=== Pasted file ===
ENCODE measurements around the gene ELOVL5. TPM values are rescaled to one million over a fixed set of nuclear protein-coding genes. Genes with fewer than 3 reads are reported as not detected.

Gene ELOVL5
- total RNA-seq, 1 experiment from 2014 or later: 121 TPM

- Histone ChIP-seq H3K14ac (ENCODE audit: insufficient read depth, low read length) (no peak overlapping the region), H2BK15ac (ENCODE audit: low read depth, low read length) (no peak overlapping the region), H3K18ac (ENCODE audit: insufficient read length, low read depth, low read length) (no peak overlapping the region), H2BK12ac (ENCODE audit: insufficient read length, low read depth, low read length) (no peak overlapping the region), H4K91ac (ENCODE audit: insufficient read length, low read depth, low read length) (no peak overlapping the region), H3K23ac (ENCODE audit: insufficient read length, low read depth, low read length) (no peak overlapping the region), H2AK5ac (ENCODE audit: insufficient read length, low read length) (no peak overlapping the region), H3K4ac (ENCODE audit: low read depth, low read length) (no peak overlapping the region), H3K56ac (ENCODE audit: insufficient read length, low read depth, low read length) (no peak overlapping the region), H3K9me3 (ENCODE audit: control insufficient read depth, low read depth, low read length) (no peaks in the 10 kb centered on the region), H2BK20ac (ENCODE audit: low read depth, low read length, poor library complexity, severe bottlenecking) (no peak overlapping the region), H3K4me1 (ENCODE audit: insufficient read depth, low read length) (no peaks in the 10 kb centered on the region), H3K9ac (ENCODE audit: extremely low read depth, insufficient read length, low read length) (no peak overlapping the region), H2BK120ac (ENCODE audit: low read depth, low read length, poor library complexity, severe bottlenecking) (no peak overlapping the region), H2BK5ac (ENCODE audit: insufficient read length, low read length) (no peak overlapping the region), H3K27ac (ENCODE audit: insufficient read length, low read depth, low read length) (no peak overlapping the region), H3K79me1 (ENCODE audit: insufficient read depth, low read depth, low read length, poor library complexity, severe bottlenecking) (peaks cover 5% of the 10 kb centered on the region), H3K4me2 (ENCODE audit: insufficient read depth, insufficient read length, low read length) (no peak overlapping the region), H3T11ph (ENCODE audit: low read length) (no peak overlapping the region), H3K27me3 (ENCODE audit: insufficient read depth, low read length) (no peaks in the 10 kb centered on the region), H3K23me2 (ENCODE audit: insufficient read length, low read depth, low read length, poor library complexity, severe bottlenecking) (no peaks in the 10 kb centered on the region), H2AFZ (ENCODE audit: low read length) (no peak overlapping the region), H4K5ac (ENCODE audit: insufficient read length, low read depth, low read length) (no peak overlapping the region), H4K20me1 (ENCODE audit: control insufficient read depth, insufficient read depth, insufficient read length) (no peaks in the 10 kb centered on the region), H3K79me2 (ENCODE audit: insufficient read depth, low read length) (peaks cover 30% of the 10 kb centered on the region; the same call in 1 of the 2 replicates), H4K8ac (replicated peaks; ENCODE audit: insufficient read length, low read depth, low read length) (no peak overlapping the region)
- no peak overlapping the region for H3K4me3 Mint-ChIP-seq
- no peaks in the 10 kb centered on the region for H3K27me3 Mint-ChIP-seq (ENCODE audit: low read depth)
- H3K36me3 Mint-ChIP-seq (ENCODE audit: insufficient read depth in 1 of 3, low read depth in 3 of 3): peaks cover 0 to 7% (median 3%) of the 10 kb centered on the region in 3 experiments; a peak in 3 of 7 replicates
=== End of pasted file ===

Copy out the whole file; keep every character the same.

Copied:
ENCODE measurements around the gene ELOVL5. TPM values are rescaled to one million over a fixed set of nuclear protein-coding genes. Genes with fewer than 3 reads are reported as not detected.

Gene ELOVL5
- total RNA-seq, 1 experiment from 2014 or later: 121 TPM

- Histone ChIP-seq H3K14ac (ENCODE audit: insufficient read depth, low read length) (no peak overlapping the region), H2BK15ac (ENCODE audit: low read depth, low read length) (no peak overlapping the region), H3K18ac (ENCODE audit: insufficient read length, low read depth, low read length) (no peak overlapping the region), H2BK12ac (ENCODE audit: insufficient read length, low read depth, low read length) (no peak overlapping the region), H4K91ac (ENCODE audit: insufficient read length, low read depth, low read length) (no peak overlapping the region), H3K23ac (ENCODE audit: insufficient read length, low read depth, low read length) (no peak overlapping the region), H2AK5ac (ENCODE audit: insufficient read length, low read length) (no peak overlapping the region), H3K4ac (ENCODE audit: low read depth, low read length) (no peak overlapping the region), H3K56ac (ENCODE audit: insufficient read length, low read depth, low read length) (no peak overlapping the region), H3K9me3 (ENCODE audit: control insufficient read depth, low read depth, low read length) (no peaks in the 10 kb centered on the region), H2BK20ac (ENCODE audit: low read depth, low read length, poor library complexity, severe bottlenecking) (no peak overlapping the region), H3K4me1 (ENCODE audit: insufficient read depth, low read length) (no peaks in the 10 kb centered on the region), H3K9ac (ENCODE audit: extremely low read depth, insufficient read length, low read length) (no peak overlapping the region), H2BK120ac (ENCODE audit: low read depth, low read length, poor library complexity, severe bottlenecking) (no peak overlapping the region), H2BK5ac (ENCODE audit: insufficient read length, low read length) (no peak overlapping the region), H3K27ac (ENCODE audit: insufficient read length, low read depth, low read length) (no peak overlapping the region), H3K79me1 (ENCODE audit: insufficient read depth, low read depth, low read length, poor library complexity, severe bottlenecking) (peaks cover 5% of the 10 kb centered on the region), H3K4me2 (ENCODE audit: insufficient read depth, insufficient read length, low read length) (no peak overlapping the region), H3T11ph (ENCODE audit: low read length) (no peak overlapping the region), H3K27me3 (ENCODE audit: insufficient read depth, low read length) (no peaks in the 10 kb centered on the region), H3K23me2 (ENCODE audit: insufficient read length, low read depth, low read length, poor library complexity, severe bottlenecking) (no peaks in the 10 kb centered on the region), H2AFZ (ENCODE audit: low read length) (no peak overlapping the region), H4K5ac (ENCODE audit: insufficient read length, low read depth, low read length) (no peak overlapping the region), H4K20me1 (ENCODE audit: control insufficient read depth, insufficient read depth, insufficient read length) (no peaks in the 10 kb centered on the region), H3K79me2 (ENCODE audit: insufficient read depth, low read length) (peaks cover 30% of the 10 kb centered on the region; the same call in 1 of the 2 replicates), H4K8ac (replicated peaks; ENCODE audit: insufficient read length, low read depth, low read length) (no peak overlapping the region)
- no peak overlapping the region for H3K4me3 Mint-ChIP-seq
- no peaks in the 10 kb centered on the region for H3K27me3 Mint-ChIP-seq (ENCODE audit: low read depth)
- H3K36me3 Mint-ChIP-seq (ENCODE audit: insufficient read depth in 1 of 3, low read depth in 3 of 3): peaks cover 0 to 7% (median 3%) of the 10 kb centered on the region in 3 experiments; a peak in 3 of 7 replicates